I have been a mac evangelist since 1997 the way Steve Jobs thinks blows me away. Here’s the thing. I use my iPhone for everything it has to be the single greatest innovative thing Apple has ever done. I am rarely without my iPhone. I left for Australia a couple of weeks ago and if you know anything about international roaming fee you know that it forces you to look for wifi hotspots with the same frivolity I search for the coffee first thing in the morning. I arrived back home in the states my phone starts doing weird stuff, dropping calls, showing no services then out of nowhere it heats to ear scalding temperatures and starts dropping it’s charge even when plugged in. Once the phone had fully discharged it’s battery it was not turning on and was not responding to being plugged into a computer or to the wall. So I am without a phone for the next few days.
It’s actually been a good thing.
Here are the 3 things I have learned by not having a cell phone.
Just got back from Kidshaper in Melbourne Australia. What a great time. Was so challenged in so many ways. It was a massive flight and the longest I have been away from my wife and kids but totally worth it. There are few things like getting out of your comfort zone or 15 time zones to give you fresh insight and perspective on the things you are doing well and the things you are not doing so well.
So enjoyed meeting so many people and making so many new friends. If you are in Australia you need to be there next year. You will not be the same!
We are uncomfortable with silence because silence forces us to face God.
I love the Heath brothers I have read all three of their books. I like their books because they start with a hypothesis then do research and mix in person stories and application. Recently I read a book they wrote called Decisive. In the book Decisive they tackle the idea of how we make decisions in life and work. I found the book very insightful and helpful.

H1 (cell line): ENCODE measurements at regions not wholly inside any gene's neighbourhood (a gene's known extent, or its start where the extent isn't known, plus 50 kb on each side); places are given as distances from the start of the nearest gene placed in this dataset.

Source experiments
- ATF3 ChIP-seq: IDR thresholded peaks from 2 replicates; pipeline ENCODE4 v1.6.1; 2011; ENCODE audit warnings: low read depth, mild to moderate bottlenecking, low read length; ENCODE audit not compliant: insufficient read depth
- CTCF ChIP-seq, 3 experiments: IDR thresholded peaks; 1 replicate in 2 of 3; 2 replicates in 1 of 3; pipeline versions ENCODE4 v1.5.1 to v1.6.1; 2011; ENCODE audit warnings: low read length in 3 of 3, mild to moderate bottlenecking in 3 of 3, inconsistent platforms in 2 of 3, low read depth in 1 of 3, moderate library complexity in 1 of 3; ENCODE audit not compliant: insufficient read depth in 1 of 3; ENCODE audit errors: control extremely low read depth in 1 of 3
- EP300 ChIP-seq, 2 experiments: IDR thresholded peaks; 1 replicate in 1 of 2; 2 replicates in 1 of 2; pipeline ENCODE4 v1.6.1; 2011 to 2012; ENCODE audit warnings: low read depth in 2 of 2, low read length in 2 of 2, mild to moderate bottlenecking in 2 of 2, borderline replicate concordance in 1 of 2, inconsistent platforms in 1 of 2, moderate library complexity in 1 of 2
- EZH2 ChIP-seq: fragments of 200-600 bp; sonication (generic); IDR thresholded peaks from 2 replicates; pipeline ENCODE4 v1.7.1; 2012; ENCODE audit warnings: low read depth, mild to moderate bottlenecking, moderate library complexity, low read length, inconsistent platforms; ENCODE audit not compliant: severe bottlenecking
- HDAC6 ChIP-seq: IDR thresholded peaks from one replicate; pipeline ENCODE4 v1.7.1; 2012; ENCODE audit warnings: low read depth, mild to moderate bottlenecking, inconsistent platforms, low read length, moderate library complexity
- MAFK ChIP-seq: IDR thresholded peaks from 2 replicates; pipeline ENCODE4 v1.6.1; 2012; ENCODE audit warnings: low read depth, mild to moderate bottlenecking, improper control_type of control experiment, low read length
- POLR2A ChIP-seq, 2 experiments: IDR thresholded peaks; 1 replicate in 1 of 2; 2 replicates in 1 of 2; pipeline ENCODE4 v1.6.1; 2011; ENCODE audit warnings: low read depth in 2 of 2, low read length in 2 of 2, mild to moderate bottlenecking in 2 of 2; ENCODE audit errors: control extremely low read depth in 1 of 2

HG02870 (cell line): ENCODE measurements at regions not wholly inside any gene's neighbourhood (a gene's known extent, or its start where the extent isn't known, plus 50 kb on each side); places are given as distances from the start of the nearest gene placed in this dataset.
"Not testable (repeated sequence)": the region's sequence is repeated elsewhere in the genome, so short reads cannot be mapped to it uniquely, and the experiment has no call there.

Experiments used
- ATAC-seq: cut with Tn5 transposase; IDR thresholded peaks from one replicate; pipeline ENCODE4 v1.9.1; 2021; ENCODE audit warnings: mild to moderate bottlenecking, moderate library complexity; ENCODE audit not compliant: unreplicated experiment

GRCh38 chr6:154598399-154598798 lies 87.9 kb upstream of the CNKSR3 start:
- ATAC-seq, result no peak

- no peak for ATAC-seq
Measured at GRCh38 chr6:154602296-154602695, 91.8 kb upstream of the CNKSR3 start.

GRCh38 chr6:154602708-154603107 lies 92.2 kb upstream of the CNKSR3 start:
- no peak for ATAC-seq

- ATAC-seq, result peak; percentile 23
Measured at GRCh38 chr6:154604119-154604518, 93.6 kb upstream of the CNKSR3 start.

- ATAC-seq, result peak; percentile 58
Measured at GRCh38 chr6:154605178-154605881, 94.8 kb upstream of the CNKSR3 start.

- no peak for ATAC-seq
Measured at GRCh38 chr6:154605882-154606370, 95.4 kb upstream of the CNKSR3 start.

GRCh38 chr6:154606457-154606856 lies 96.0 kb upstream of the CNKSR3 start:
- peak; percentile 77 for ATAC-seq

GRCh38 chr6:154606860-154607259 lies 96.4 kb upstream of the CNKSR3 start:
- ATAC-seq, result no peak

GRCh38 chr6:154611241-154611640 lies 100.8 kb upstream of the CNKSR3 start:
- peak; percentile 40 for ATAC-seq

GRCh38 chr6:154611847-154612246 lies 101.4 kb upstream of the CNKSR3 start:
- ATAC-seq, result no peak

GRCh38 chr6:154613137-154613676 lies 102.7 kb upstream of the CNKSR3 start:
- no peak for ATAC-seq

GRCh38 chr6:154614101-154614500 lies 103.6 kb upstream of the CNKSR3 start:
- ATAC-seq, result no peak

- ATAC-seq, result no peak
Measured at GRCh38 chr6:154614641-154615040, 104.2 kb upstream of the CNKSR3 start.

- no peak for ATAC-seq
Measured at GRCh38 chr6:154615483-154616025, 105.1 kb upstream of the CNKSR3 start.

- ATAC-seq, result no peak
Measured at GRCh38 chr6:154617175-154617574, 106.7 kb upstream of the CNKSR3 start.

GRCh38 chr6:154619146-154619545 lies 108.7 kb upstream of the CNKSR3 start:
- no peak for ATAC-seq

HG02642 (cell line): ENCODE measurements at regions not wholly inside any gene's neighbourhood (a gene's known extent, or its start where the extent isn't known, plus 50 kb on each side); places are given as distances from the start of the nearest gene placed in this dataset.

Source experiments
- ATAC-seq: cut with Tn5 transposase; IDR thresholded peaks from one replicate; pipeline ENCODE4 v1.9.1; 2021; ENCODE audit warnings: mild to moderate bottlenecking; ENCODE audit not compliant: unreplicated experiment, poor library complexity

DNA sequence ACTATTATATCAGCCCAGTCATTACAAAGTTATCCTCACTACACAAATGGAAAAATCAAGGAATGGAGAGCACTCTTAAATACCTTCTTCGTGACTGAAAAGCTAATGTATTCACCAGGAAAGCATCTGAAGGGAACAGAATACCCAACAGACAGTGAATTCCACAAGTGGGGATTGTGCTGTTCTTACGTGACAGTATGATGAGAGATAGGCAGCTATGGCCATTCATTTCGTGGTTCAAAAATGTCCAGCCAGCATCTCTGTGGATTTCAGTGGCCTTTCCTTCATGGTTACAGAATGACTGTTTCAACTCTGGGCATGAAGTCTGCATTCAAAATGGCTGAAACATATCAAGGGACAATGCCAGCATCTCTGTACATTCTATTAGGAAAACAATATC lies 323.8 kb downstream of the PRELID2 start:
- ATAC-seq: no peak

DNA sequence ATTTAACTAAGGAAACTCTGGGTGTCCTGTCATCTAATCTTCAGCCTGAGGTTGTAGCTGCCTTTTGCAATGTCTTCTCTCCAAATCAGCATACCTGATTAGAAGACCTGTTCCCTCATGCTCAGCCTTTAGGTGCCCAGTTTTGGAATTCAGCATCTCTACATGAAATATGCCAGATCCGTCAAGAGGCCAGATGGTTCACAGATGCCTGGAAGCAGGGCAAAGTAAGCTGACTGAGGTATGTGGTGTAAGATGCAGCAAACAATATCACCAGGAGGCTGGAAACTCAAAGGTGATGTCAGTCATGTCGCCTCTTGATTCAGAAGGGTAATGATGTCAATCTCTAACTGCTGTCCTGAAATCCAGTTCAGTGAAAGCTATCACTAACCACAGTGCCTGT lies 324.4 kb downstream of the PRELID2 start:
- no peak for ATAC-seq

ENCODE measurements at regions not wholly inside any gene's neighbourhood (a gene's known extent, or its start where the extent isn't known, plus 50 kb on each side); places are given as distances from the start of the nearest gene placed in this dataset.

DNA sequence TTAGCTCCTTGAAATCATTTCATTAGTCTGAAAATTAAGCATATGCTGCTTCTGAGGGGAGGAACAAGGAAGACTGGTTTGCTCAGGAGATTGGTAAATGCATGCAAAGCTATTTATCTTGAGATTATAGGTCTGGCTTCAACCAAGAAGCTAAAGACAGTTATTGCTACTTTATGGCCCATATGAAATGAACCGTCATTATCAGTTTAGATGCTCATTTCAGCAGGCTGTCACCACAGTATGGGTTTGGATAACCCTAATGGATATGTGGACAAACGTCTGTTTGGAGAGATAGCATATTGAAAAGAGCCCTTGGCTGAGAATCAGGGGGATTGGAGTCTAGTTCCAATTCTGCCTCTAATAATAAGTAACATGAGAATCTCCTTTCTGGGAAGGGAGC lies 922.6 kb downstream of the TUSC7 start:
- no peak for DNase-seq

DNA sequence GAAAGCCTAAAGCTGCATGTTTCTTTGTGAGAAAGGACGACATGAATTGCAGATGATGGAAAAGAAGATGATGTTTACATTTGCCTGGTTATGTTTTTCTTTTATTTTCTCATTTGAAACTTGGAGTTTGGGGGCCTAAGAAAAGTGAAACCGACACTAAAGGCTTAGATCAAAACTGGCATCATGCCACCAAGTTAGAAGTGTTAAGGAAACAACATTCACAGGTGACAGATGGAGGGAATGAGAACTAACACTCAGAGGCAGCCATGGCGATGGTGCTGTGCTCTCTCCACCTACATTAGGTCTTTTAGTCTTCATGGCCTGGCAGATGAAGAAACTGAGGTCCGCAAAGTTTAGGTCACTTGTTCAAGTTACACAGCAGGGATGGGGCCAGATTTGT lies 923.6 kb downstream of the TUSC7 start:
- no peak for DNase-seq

One of the quotes that stood out to me is when they were referring to what they call “Mental tripwire” They said this “We spend 90% of our time driving straight but it’s the turns that determine where we end up.” The basic idea of a mental trip wire is to wake you up from the numbness that routine provides. We do something so much and so often we switch to auto pilot and rather than turning when we need to we fly off the cliff of irrelevance.
Here are three mental trip wires you need to set in life and ministry.
- Make appointments trip wires for yourself with alarms on you calendar – Set an appointment with your self to exercise, think, pray, spend time with your wife and kids. If you don’t set aside time on purpose you will give it all away by accident. -
- Set feedback trip wires – Email out feedback surveys to those who attend, ask for feedback from those who attend your services, employ secret shoppers.
- Set evaluation trip wires – My friend Jim Wideman does this and I think is great either put on your calendar a question or use boomerang to send yourself an email in the future asking yourself questions you forget to ask. Is my passion for The Lord where it should be? Am I dating my wife? Am I leading with clarity or expecting with ambiguity.
Most people say that they are more afraid of speaking in public than they are of death. Which is understandable on one level and crazy on another. I guess when you are dead you can’t read posts on facebook of people comment on how bad you did. I like most people was at one point in my life very afraid to speak in front of other people, but if God has called you to be a pastor and lead others it’s a fear you don’t have the luxury of retaining.
Here is the reality that even though I have preached many messages and spoken at conferences I still need to be nervous at the right time, because when and what makes you nervous tells a lot about you. I still get nervous after years of experience but what makes me most nervous presently is very different from what used to make me nervous.